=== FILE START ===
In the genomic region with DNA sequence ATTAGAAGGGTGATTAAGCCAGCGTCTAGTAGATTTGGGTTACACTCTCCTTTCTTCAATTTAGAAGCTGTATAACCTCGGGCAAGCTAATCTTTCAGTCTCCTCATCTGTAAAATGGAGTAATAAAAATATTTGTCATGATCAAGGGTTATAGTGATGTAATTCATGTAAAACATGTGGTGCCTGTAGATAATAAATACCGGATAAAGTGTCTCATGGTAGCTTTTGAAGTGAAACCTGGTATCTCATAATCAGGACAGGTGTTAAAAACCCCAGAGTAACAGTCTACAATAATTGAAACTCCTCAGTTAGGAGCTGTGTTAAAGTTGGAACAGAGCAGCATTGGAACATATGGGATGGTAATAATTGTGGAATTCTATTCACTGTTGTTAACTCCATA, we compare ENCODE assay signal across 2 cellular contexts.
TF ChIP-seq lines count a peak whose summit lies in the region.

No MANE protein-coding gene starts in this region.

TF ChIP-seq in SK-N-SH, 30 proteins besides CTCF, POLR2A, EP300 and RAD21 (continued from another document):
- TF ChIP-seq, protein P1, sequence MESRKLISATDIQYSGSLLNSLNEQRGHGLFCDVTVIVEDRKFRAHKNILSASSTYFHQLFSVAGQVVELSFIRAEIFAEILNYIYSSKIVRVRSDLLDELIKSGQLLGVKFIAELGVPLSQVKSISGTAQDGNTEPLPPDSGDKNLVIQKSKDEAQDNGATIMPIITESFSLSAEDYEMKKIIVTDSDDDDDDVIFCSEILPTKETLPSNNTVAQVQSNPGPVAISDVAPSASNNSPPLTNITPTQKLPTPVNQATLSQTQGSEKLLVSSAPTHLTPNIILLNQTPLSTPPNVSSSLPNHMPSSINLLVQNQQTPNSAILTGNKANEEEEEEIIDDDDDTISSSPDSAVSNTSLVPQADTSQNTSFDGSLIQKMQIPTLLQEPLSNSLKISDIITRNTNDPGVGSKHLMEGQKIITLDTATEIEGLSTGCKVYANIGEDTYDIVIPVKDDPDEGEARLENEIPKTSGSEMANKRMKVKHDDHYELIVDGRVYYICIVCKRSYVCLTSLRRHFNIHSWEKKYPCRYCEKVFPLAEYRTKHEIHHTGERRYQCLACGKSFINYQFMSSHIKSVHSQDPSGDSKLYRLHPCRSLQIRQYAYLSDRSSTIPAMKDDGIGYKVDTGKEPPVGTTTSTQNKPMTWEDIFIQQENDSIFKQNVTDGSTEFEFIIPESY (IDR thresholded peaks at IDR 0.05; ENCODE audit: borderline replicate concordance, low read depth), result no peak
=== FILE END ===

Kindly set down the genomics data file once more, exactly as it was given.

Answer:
In the genomic region with DNA sequence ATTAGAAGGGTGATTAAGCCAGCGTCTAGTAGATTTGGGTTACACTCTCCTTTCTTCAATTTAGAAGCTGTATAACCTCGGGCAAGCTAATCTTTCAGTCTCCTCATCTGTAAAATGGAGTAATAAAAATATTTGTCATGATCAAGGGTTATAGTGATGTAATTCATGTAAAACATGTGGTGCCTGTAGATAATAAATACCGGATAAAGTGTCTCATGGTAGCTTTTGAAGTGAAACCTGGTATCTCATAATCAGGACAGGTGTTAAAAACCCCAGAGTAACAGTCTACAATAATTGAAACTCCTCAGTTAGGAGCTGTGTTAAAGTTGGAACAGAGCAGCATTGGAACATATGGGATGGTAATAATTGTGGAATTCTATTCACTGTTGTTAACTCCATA, we compare ENCODE assay signal across 2 cellular contexts.
TF ChIP-seq lines count a peak whose summit lies in the region.

No MANE protein-coding gene starts in this region.

TF ChIP-seq in SK-N-SH, 30 proteins besides CTCF, POLR2A, EP300 and RAD21 (continued from another document):
- TF ChIP-seq, protein P1, sequence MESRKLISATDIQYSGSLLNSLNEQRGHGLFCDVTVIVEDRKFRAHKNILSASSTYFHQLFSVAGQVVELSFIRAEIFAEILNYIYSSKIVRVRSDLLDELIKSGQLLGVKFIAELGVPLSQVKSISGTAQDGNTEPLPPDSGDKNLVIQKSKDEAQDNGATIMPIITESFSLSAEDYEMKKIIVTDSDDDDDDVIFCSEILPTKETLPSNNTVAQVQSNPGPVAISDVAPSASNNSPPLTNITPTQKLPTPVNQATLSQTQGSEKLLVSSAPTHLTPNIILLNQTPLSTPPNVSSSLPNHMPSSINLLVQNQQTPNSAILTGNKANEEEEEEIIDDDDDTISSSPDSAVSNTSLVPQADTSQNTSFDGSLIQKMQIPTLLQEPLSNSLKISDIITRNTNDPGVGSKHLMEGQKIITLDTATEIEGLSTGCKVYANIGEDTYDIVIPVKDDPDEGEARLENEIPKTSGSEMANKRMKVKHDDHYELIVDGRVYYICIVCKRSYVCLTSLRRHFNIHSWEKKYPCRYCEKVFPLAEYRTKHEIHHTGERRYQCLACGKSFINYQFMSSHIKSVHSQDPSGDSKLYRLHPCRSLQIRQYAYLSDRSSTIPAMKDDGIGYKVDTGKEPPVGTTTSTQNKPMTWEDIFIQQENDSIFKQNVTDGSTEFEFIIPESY (IDR thresholded peaks at IDR 0.05; ENCODE audit: borderline replicate concordance, low read depth), result no peak